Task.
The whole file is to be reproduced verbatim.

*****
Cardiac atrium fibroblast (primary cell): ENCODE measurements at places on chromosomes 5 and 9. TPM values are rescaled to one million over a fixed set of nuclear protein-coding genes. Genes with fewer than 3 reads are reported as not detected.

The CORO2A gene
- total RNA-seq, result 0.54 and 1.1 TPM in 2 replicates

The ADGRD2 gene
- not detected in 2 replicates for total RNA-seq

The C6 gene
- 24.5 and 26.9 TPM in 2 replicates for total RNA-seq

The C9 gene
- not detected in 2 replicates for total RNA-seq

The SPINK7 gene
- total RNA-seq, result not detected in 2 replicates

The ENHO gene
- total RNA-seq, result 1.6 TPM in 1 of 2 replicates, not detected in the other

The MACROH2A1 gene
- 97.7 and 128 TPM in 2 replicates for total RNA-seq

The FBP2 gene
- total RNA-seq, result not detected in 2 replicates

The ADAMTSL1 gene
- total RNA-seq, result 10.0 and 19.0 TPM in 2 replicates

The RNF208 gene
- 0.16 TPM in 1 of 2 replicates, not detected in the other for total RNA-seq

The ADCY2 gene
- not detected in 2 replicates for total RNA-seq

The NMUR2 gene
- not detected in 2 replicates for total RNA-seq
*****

Cardiac atrium fibroblast (primary cell): ENCODE measurements at places on chromosomes 5 and 9. TPM values are rescaled to one million over a fixed set of nuclear protein-coding genes. Genes with fewer than 3 reads are reported as not detected.

The CORO2A gene
- total RNA-seq, result 0.54 and 1.1 TPM in 2 replicates

The ADGRD2 gene
- not detected in 2 replicates for total RNA-seq

The C6 gene
- 24.5 and 26.9 TPM in 2 replicates for total RNA-seq

The C9 gene
- not detected in 2 replicates for total RNA-seq

The SPINK7 gene
- total RNA-seq, result not detected in 2 replicates

The ENHO gene
- total RNA-seq, result 1.6 TPM in 1 of 2 replicates, not detected in the other

The MACROH2A1 gene
- 97.7 and 128 TPM in 2 replicates for total RNA-seq

The FBP2 gene
- total RNA-seq, result not detected in 2 replicates

The ADAMTSL1 gene
- total RNA-seq, result 10.0 and 19.0 TPM in 2 replicates

The RNF208 gene
- 0.16 TPM in 1 of 2 replicates, not detected in the other for total RNA-seq

The ADCY2 gene
- not detected in 2 replicates for total RNA-seq

The NMUR2 gene
- not detected in 2 replicates for total RNA-seq